As a relatively new industry, we're not averse to borrowing terms from some of our more established role models. Many of these come from construction: we use terms like 'architecture', 'building' and 'plumbing'. I'd like to suggest we borrow some terminology to an even older profession.
In the culinary world, 'mise-en-place' borders on an obsession. It traditionally refers to the preparation before cooking begins. With vegetables chopped, meats cut and spices measured out, the chef can focus on making the dish taste great when it comes to services. Some chefs think of it more like a state of mind than a process, incorporating all manner of preparation and workflow boosters.
It's a metaphor that has helped me in software development. It's equally useful when applied day-to-day development as to starting a new project. Here are six ways to apply mise-en-place to software development.
Build a walking skeleton
A walking skeleton is a minimal implementation of the entire system than can perform an end-to-end function. Think of it like a 'Hello, world', integrating all dependencies, frameworks, and services.
This can be a slow and painful part of a project. It might involve reading documentation and trying to force square pegs in round holes.
You are unlikely to find 'flow' in integrating different technologies, so it's best to have something working from the outset.
Learn your tools
Take the time to actively learn your tools. Learn the keyboard shortcuts. Learn the debug cycle. Customise them to behave how you want.
In the heat of the moment, when you're debugging a gnarly one, you want your tools to be an extension of you.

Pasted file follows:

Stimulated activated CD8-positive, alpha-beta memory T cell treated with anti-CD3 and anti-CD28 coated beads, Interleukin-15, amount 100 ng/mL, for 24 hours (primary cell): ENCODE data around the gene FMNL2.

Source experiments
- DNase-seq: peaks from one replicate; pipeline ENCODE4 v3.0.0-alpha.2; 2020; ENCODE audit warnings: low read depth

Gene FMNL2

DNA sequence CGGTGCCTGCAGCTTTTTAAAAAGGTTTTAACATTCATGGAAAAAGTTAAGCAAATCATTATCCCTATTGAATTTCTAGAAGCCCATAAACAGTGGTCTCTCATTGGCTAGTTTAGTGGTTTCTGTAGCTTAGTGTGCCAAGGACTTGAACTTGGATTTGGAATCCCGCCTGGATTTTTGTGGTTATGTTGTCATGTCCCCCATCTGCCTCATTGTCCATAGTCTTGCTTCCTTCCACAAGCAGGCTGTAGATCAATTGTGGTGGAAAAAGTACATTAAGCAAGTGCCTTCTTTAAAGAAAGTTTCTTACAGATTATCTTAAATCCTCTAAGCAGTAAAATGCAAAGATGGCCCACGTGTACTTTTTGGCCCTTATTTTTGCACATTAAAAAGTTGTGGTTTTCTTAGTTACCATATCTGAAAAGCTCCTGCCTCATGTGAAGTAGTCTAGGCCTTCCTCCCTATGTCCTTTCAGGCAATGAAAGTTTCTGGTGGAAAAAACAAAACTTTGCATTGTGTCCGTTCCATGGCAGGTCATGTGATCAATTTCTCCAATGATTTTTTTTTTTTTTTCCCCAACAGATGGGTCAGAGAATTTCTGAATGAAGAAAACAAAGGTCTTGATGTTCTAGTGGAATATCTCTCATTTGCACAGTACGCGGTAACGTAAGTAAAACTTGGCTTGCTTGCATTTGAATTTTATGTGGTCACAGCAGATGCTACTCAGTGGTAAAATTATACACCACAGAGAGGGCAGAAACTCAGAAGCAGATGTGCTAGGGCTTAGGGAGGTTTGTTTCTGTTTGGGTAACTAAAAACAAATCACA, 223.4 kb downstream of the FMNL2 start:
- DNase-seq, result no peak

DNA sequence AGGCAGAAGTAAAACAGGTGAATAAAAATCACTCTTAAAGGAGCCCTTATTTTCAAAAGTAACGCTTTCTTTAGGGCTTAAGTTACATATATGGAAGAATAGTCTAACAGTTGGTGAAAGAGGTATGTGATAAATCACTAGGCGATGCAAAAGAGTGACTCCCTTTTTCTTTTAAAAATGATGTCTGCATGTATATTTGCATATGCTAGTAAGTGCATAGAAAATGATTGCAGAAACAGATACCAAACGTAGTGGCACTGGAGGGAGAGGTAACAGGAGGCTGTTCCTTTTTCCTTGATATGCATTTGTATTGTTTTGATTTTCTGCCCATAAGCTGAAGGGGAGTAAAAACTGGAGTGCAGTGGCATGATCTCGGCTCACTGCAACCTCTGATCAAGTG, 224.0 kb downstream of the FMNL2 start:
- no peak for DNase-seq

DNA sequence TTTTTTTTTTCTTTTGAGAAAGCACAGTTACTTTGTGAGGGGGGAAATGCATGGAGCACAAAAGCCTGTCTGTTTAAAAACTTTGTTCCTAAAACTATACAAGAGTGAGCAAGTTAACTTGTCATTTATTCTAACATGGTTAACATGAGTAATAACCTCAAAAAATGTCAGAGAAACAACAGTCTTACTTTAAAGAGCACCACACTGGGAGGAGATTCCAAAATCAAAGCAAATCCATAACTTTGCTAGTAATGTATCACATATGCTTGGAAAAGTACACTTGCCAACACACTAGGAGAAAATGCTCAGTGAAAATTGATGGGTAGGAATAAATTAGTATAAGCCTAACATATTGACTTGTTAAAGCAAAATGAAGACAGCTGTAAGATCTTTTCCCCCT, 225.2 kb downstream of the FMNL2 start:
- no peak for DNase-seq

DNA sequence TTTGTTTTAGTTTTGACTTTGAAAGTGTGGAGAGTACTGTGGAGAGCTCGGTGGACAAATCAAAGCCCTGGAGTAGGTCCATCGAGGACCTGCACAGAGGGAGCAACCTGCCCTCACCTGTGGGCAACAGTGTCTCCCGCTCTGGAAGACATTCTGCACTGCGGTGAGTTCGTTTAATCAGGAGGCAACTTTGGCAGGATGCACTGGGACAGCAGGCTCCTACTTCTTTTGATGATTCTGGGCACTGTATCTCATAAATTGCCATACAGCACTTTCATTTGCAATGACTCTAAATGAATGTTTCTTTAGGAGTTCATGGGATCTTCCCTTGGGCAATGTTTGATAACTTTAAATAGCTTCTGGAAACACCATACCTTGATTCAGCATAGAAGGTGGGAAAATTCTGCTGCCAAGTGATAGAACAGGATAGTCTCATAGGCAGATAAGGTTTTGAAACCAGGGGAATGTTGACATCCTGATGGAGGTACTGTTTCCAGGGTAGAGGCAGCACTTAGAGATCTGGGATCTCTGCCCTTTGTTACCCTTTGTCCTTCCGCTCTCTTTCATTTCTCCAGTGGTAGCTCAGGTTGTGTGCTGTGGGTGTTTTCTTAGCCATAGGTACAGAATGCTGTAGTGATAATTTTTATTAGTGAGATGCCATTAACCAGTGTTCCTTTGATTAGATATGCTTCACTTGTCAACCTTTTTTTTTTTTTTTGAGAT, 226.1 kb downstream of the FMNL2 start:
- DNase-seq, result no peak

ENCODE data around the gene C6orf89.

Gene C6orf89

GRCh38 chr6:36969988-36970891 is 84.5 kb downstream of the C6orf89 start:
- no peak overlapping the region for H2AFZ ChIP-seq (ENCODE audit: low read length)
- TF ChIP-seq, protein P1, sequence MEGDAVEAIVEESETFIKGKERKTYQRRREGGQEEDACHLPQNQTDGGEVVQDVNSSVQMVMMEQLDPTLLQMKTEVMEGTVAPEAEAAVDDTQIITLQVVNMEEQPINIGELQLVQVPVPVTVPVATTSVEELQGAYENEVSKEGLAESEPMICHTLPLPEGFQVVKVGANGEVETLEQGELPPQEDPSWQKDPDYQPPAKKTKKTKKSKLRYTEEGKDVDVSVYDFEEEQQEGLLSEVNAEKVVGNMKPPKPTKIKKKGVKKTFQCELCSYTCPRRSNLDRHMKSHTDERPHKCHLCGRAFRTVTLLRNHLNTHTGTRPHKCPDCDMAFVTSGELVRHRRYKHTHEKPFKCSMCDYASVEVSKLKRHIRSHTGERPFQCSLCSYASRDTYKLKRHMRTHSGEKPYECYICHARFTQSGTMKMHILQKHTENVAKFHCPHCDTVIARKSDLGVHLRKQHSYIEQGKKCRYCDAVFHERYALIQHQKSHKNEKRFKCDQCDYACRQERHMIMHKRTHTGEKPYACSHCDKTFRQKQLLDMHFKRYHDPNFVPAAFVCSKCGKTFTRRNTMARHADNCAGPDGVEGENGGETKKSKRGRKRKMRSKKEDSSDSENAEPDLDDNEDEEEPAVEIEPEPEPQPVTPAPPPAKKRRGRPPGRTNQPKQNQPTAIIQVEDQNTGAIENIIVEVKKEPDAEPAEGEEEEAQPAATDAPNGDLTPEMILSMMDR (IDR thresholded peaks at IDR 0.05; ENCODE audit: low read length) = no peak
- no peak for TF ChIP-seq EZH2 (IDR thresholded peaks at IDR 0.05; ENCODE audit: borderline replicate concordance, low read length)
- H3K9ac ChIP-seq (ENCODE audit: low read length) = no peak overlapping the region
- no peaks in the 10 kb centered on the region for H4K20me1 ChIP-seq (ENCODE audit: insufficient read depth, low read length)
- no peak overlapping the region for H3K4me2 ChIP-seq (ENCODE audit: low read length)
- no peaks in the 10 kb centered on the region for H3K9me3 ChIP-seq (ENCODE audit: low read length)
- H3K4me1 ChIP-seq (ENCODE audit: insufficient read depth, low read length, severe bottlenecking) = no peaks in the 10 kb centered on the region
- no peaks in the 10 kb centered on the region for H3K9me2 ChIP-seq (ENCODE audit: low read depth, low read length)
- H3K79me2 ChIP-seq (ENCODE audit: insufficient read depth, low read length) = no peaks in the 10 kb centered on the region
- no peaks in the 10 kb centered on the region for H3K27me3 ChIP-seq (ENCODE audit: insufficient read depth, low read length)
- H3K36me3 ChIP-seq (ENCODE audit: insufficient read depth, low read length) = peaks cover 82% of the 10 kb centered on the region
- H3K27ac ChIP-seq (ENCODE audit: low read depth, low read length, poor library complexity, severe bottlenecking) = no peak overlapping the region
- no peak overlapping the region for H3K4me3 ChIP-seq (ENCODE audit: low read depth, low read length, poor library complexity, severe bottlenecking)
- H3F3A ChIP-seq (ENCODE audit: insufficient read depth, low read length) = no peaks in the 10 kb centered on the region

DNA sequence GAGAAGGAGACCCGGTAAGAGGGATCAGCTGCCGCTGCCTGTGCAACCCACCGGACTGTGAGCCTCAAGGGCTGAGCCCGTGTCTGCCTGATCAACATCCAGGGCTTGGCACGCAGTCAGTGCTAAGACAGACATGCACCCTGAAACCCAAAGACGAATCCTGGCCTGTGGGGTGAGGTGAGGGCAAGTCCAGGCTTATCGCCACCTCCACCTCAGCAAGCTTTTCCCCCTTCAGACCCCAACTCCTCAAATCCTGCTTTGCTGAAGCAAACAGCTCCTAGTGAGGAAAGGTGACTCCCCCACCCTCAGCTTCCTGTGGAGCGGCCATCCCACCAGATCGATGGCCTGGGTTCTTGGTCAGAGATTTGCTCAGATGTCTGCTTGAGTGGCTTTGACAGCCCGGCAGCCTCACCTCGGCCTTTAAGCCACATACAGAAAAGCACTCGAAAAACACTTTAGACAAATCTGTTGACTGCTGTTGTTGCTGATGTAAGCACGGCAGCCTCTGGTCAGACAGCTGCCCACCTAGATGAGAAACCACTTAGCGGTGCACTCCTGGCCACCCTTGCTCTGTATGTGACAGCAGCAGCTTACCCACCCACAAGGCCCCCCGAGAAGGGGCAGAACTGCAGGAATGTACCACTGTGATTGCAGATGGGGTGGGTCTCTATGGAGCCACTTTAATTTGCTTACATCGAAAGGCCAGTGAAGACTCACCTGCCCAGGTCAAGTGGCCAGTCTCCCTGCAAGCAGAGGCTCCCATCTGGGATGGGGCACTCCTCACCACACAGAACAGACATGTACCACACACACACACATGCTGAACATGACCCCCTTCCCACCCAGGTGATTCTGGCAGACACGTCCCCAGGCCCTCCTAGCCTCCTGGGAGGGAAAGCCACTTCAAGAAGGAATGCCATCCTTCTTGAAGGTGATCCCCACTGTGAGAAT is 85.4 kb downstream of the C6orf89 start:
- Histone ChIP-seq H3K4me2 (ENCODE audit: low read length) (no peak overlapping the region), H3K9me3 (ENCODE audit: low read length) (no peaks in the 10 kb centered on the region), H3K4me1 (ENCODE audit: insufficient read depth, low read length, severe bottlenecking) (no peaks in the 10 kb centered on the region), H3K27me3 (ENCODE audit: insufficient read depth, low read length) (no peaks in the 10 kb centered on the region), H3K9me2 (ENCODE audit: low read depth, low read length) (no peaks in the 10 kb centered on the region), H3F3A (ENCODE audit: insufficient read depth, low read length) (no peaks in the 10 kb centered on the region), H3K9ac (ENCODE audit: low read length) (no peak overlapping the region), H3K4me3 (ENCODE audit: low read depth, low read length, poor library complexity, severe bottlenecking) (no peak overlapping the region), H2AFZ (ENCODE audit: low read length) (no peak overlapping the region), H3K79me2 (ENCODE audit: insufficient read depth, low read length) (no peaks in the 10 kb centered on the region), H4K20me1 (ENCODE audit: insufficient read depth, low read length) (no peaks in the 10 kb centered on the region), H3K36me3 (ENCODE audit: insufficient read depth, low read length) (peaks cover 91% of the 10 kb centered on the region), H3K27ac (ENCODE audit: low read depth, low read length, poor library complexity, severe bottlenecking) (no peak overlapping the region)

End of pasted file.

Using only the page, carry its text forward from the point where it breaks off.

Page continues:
Script and automate
You're working through the same problem again. You hear that nagging voice in your head telling you that you should have scripted it. Now's not the time, though, you're busy. It will take too long to script it.
Try to anticipate that voice and script any workflow that you might need: build cycles, debug cycles, installation, formatting, release, deployment.
Sometimes just thinking about drawing a diagram can be enough to trigger interesting design questions. I'll be wrestling with a problem and I go to draw a diagram. It usually starts with a generic, meaningless, labelled box in the centre of the page.
It's at this point I start asking myself questions. Wait... what type of diagram am I about to draw here? What is it I'm trying to model? Is it different states? Is it behaviours? Is it a sequence of events?
Sometimes these questions are enough to get a better idea about what I'm about to develop.
Prepare for distractions
Distractions, although frustrating, are the reason we work together. They are when we learn and how we share ideas.
The best you can do isn't to avoid distractions but prepare for them. If you sense there might be an uninterrupted moment, take the opportunity to work on work that needs more concentration.
Checklists aren't new or revolutionary (well...) The act of writing out a simple checklist before starting on a task can be a great way to uncover the complexity. It might be a list of files you need to modify. It might be a list of tests you need to write.
Whatever it is, it can help you switch into a preparation mindset that might map out the road ahead.